The continuing decline in Saatchi & Saatchi Co. stock price has caused some analysts and investors to second-guess the controversial ouster of its chairman, Maurice Saatchi.
"It's not clear to me that it was the best thing to do," said Alison Folino, senior research analyst, Smith Barney Inc., New York. "However, that's what happened."
"We're still seeing a lot of turmoil," she added.
Like many of her peers, she rates the stock high risk.
Analysts and shareholders noted the still uncertain turnaround of Saatchi & Saatchi faces new trouble over the potential loss of some major advertising accounts, the threatened competition of Mr. Saatchi's new firm, and the departure of several Saatchi & Saatchi executives to join him in his new venture.
"I think when you fire someone who is a master at manipulating the media you should expect fireworks, and that's what we've got," said Marc Joseph, a portfolio manager for two of several mutual funds at Templeton Worldwide, Fort Lauderdale, Fla., that own Saatchi & Saatchi stock.
Even those analysts who were interviewed and supported the change in top management remain reluctant to recommend the stock, despite its low price.
"Yes, I think that it (Mr. Saatchi's removal) was the only thing large shareholders with fiduciary responsibility could do," said James D. Dougherty, senior vice president-research, Dean Witter Reynolds Inc., New York. "Because of the extremely poor financial performance of the company, the chairman at some point has to be responsible."
But Mr. Dougherty still doesn't rate the stock a buy, although he acknowledged the stock's continuing drop has an attractiveness and even though he believes the fall was overdone.
"The sharp decline was another underscoring that the market isn't efficient every day," Mr. Dougherty said. "But I don't think we'd be likely to change our opinion (to rate the stock a buy) until the emotion cools down."
Activist shareholders who led the move to force Mr. Saatchi out, including Harris Associates Inc., Chicago, declined to comment on the poor market reception so far for the change. One of the activists, the State of Wisconsin Investment Board, which owned 11.06% of the stock, was said to be buying more shares. Officials at the Madison-based fund declined to return calls for comment.
Concern still is apparent over whether the activist shareholder revolt to remove Mr. Saatchi was the best move.
Templeton's Mr. Joseph said Mr. Saatchi had been turning around the global advertising agency.
"We were not part of the group led by David Herro (Harris' senior portfolio manager) that ousted Saatchi," Mr. Joseph said.
He declined, however, to be explicit about whether the ouster has proven to be a mistake, or whether the Templeton funds are buying or selling shares.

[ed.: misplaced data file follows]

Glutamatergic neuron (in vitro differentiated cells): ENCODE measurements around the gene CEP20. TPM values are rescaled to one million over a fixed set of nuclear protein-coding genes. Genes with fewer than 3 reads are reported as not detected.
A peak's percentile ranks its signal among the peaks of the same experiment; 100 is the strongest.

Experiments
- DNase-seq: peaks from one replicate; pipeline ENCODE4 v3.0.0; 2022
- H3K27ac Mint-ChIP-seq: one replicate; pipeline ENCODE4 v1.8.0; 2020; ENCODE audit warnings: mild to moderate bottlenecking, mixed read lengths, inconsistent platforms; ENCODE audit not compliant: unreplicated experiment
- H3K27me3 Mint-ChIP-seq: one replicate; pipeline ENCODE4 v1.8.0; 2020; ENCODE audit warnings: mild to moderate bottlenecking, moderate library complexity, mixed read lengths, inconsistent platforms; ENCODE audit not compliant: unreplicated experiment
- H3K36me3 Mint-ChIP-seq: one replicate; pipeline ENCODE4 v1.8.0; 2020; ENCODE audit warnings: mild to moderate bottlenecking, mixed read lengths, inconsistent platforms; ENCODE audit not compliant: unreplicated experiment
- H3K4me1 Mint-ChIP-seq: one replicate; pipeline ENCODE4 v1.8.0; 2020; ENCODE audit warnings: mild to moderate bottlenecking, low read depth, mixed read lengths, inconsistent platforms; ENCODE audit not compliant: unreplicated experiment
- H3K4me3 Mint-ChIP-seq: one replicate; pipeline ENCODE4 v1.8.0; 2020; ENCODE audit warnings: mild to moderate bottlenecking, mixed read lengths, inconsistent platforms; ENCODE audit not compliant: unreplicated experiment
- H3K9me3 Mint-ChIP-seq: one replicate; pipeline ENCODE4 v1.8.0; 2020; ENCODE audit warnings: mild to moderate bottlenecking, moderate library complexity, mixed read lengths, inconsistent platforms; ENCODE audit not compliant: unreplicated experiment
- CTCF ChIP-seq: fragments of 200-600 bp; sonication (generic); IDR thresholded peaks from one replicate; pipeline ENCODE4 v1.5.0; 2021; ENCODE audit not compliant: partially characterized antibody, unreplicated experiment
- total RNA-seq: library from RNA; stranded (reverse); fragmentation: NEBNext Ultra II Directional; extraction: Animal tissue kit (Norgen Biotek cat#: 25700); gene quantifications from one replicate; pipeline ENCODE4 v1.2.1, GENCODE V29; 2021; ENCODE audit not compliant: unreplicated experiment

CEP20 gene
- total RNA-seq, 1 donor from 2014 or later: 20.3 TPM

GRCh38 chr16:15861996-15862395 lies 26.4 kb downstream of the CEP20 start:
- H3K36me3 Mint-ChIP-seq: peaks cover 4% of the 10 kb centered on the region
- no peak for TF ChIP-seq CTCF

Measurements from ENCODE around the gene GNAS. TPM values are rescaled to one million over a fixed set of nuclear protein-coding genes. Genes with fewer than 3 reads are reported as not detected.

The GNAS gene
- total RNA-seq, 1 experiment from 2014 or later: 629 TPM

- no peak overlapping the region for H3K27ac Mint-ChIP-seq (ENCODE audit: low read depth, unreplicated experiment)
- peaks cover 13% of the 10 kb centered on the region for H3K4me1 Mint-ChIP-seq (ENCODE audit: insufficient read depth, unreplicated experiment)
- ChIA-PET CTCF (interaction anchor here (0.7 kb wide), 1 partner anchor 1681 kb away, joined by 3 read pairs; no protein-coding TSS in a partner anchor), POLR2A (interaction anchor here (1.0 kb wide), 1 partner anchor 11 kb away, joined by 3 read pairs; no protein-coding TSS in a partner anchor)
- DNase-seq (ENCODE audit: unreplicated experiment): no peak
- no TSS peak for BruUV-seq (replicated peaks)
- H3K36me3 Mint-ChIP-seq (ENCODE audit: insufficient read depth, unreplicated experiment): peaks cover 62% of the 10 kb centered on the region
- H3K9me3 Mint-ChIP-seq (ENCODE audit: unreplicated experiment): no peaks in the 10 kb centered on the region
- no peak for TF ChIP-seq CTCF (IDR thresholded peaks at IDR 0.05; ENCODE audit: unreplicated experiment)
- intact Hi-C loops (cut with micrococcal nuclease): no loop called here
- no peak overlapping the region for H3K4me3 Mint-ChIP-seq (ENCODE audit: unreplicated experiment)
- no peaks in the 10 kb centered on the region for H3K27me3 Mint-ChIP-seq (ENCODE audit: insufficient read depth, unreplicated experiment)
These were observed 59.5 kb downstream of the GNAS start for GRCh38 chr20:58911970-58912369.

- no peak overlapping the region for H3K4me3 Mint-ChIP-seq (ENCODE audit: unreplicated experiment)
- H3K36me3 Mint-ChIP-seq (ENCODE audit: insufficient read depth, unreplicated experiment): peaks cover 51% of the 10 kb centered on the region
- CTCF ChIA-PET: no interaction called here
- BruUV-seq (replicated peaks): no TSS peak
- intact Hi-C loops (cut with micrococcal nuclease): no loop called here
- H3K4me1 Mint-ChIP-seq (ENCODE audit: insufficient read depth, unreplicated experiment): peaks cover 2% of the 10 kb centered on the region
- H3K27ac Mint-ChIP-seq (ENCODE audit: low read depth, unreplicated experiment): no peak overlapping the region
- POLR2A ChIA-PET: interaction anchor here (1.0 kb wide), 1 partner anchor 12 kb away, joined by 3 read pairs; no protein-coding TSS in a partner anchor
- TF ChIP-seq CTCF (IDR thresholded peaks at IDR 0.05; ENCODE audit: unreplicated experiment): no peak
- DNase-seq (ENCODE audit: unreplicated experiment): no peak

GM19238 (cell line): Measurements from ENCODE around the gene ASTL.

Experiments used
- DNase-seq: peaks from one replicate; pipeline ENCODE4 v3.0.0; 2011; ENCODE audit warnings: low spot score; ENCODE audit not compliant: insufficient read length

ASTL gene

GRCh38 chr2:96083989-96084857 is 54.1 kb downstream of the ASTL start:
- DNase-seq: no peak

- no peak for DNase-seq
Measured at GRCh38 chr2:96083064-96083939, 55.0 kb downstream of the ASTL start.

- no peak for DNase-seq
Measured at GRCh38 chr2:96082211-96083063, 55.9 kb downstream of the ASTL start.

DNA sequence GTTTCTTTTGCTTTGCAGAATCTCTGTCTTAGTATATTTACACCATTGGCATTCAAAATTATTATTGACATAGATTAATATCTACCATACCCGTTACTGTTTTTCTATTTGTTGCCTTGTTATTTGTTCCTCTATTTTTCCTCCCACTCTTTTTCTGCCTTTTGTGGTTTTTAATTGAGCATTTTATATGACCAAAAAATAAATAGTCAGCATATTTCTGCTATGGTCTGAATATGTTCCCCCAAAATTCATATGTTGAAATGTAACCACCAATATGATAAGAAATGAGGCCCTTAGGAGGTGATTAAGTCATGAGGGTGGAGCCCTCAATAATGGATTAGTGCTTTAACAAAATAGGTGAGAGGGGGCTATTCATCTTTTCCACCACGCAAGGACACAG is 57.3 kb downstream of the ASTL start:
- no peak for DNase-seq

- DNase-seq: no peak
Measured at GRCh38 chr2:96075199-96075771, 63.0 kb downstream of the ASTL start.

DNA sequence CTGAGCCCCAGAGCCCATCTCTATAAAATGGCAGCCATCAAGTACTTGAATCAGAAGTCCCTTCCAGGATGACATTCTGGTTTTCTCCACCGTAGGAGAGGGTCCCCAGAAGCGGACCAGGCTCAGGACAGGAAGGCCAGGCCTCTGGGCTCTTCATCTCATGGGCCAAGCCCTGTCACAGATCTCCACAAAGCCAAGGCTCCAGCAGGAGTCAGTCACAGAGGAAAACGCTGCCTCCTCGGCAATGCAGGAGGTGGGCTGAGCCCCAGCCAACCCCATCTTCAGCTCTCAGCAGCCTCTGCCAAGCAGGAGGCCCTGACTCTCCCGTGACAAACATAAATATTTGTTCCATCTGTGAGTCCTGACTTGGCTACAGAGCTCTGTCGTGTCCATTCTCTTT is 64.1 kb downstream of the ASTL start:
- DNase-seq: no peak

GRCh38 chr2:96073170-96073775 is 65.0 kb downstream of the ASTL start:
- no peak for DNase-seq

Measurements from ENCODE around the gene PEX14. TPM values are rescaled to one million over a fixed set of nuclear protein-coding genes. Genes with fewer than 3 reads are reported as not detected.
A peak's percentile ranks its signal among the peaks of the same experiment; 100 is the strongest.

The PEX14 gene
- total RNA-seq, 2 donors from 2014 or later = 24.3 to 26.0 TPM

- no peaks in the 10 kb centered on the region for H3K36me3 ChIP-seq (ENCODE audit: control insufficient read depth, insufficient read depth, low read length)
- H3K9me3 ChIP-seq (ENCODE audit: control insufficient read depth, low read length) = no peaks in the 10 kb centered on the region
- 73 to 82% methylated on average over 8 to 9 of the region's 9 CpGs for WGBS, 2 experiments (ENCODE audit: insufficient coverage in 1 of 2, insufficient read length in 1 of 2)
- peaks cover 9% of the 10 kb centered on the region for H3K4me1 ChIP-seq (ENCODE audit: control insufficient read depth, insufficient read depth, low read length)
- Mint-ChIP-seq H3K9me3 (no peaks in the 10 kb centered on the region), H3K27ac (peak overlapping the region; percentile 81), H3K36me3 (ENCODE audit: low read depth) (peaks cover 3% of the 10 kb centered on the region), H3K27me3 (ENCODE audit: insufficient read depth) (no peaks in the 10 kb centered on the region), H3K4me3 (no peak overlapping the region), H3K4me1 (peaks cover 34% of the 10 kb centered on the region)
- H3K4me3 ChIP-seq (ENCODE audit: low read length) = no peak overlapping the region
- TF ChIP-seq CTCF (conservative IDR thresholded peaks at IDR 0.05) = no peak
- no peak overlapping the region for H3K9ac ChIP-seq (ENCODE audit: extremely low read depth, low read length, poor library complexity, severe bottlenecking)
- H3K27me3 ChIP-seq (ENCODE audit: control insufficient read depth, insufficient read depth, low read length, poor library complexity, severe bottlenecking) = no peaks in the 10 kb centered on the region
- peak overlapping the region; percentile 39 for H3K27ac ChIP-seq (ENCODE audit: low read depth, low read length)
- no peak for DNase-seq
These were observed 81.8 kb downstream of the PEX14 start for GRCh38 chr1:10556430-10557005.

Since Mr. Saatchi was forced out, Ms. Folino noted, "The stock price has not improved, a reflection of the uncertainty coming out of London," where Saatchi & Saatchi is based. "Some executives are departing; some clients are thinking of exiting."
The stock closed in London at 119 pence Jan. 18, down from 1531/2 pence Dec. 15 the day before the board voted to dismiss Mr. Saatchi.
"I'm still neutral on" the stock "and haven't changed my mind" since Mr. Saatchi's ouster, said Ms. Folino, who said she has a 12-month investment horizon.
"Other people buying it now may have a different horizon."
"I'm more concern there might be more risk than possible upside" in the stock, she added.
Among Saatchi clients, for example, she noted Mars Inc. may put its account at the global advertising agency up for review. "Its $400 million in billings puts at risk my revenue projections, and that may alter my earnings forecast," she said. "But we don't know what's going to change."
But no one interviewed doubted Saatchi & Saatchi's ultimate survival as a global advertising agency.
"Absolutely it will survive," Ms. Folino said. "It has 11,000 employees, many more than left.
"I don't think this is the end of Saatchi & Saatchi," she added. "The name will change, but a lot of the faces will remain the same."
As for the rivalry of Mr. Saatchi's new advertising agency, she said: "Competition is always a threat. But I don't know what financial resources he has to service clients."
Dean Witter's Mr. Dougherty isn't concerned about any breakup of Saatchi & Saatchi or the impact of any potential loss of some of Saatchi's major clients to its financial well-being.
Advertising agencies "always lose clients," he said. "I don't think anything that happened so far will affect earnings."
He doubts Mr. Saatchi's new venture will hurt Saatchi & Saatchi. "In my opinion it will be no threat," Mr. Dougherty said. "The establishment of a full-service advertising agency that will have the wherewithal and finances to service worldwide accounts is a major undertaking. I would not bet on it.
"Such an agency would be hard-pressed to handle clients of such size and dispersion."
"A group of executives with the financial record they created over the last 10 years (at Saatchi & Saatchi) would have to pay a high price to get financing," he added.
Templeton's Mr. Joseph noted the former Saatchi chairman deserves some credit for putting his former company on a course to restore its financial health to be among the industry leaders.
"We're very positive about the company," he said.